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Luke Strimbold is the youngest mayor in B.C. history, and second-youngest ever elected in Canada. (Village of Burns Lake) Indigenous leaders in the Burns Lake, B.C., area say they’re shocked by sex-related allegations against the town’s former mayor — but they’re also calling for healing for both the victims and the alleged perpetrator.

Officials say Luke Strimbold, 27, was well-respected among local First Nations in the small northern community of roughly 2,000, and was even briefly employed by one nation at a children’s camp and a fisheries program before he was elected mayor.

"He worked well with us, he listened to us. And in fact a lot of our elders had a lot of respect for him," said former Wet’suwet’en First Nation Chief Karen Ogen-Toews.

"It’s sent shock waves throughout the Burns Lake community and all of the surrounding areas."

Strimbold was arrested on Feb. 3 and has been charged with 24 counts of sex-related offences, including offences related to people under the age of 16.

The identities of the alleged victims are protected under a publication ban. The alleged incidents occurred between Oct. 1, 2015 and Sept. 30, 2017. ‘We will pursue healing for everyone’

Officials said there had been rumours about Strimbold for years, but they were also quick to point out that the allegations have yet to be proven in court.

Ogen-Toews said Strimbold came from a well-respected family in the area and worked closely with many of the First Nations in the area.

"During my time as the chief of my nation I considered Luke a good friend," she said. "It’s given me a lot of mixed emotions." Luke Strimbold, former mayor of Burns Lake, B.C., stands with former B.C. premier Christy Clark in this photo taken in February 2013 at a ceremony honouring Queen’s Diamond Jubilee Medal winners. (Province of B.C./Flickr) But as much as Ogen-Toews emphasized that she does not condone the allegations, she and other leaders underscored the importance of healing for everyone — including Strimbold, if the allegations are proven to be true.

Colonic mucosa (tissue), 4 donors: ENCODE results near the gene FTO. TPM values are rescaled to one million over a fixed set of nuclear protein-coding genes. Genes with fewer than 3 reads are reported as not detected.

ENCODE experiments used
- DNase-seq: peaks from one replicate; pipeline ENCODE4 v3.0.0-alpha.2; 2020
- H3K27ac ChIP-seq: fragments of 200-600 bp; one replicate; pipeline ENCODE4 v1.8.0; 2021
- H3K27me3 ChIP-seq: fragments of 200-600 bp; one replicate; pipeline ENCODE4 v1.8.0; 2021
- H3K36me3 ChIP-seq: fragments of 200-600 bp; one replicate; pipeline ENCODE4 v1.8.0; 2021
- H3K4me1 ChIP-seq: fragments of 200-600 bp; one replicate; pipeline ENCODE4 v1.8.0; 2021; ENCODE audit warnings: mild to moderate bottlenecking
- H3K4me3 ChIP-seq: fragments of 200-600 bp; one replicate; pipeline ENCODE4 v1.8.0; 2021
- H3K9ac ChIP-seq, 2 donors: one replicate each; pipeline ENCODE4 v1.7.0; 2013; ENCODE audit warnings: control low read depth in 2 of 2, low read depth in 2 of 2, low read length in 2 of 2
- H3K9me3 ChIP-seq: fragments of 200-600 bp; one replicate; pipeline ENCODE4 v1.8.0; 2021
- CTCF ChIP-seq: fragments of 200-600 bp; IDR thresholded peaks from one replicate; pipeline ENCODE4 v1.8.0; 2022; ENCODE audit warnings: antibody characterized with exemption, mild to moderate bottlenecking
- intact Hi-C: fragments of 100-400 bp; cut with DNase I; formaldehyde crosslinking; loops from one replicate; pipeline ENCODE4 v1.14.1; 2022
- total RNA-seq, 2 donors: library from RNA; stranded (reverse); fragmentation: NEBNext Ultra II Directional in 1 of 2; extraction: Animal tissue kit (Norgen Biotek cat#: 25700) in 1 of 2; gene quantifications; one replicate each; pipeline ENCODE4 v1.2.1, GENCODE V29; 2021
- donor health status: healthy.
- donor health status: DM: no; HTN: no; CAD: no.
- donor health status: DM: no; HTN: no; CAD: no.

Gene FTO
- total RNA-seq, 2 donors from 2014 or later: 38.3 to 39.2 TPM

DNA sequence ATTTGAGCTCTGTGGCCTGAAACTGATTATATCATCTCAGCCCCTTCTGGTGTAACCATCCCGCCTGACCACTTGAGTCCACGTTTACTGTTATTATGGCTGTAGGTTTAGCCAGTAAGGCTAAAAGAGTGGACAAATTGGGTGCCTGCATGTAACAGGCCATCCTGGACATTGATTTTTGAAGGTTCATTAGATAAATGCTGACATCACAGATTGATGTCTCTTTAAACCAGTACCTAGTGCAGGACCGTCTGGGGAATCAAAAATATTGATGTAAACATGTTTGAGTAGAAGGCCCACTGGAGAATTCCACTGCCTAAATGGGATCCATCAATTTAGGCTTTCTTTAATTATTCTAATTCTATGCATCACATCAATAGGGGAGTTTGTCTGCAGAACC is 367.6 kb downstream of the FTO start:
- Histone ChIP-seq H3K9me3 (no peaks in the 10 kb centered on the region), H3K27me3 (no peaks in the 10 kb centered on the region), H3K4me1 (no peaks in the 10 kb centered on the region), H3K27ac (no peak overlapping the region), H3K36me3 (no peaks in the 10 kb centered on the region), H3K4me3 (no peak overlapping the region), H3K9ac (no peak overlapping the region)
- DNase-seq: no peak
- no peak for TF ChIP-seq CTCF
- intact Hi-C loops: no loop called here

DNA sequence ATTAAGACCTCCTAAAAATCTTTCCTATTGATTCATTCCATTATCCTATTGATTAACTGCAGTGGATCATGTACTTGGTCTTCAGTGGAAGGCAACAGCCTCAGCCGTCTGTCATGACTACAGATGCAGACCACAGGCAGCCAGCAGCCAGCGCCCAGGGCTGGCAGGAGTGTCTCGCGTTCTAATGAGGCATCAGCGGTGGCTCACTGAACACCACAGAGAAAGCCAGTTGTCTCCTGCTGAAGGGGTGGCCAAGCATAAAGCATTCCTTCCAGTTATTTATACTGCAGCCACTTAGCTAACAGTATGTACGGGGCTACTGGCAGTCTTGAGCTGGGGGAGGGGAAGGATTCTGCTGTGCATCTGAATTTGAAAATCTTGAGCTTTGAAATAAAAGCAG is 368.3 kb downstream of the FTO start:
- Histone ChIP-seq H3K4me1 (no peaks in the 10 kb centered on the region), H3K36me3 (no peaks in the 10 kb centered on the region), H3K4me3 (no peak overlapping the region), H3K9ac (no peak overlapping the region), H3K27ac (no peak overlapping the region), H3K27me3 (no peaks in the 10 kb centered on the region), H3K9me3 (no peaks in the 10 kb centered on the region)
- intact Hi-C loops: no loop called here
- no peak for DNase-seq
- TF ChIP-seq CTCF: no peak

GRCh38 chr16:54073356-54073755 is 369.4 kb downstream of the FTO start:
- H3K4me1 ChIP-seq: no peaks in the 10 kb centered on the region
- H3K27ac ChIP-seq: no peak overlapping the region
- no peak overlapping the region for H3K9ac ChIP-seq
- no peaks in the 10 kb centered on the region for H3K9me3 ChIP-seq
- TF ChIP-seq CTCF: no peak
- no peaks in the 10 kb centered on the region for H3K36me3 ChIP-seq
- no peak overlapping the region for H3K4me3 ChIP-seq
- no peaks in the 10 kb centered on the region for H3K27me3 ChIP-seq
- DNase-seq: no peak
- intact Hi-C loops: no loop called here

"It’s unfortunate news as we worked with Luke during his tenure as mayor," said a written statement from Ogen-Toews, Chief Dan George of the Burns Lake Band and Chief Rene Skin of the Skin Tyee Nation.

"It’s obvious he needs healing along with the alleged victims. We will pursue healing for everyone." ‘There’s a lot of anger in the community’

Wilfred Adam, Chief of the Lake Babine First Nation in Burns Lake, said the news came as a shock to him — despite the rumours he had also heard.

"Coming from a small community, it’s really huge," Adam said.

Adam said Strimbold had worked for the Lake Babine First Nation before he became mayor in 2011 — once for the fisheries program and one summer at a children’s rediscovery camp where local Indigenous youth go to learn about their cultural traditions. Adam also said he supported Strimbold during his re-election campaign as mayor in 2014.

"It really makes me angry that we put our trust in this guy," Adam said. "There’s a lot of anger in the community right now."

Strimbold was first elected mayor of the Village of Burns Lake in 2011 at the age of 21. He was the youngest mayor ever elected in B.C. history, and second-youngest in Canada.After successfully running for re-election in 2014 he stepped down suddenly in September 2016, citing a desire to focus on business and educational opportunities and spend time with family.Strimbold was listed as the membership chair on the B.C. Liberal website before news of the charges were made public. He was removed from the page shortly afterwards. With files from Angela […]

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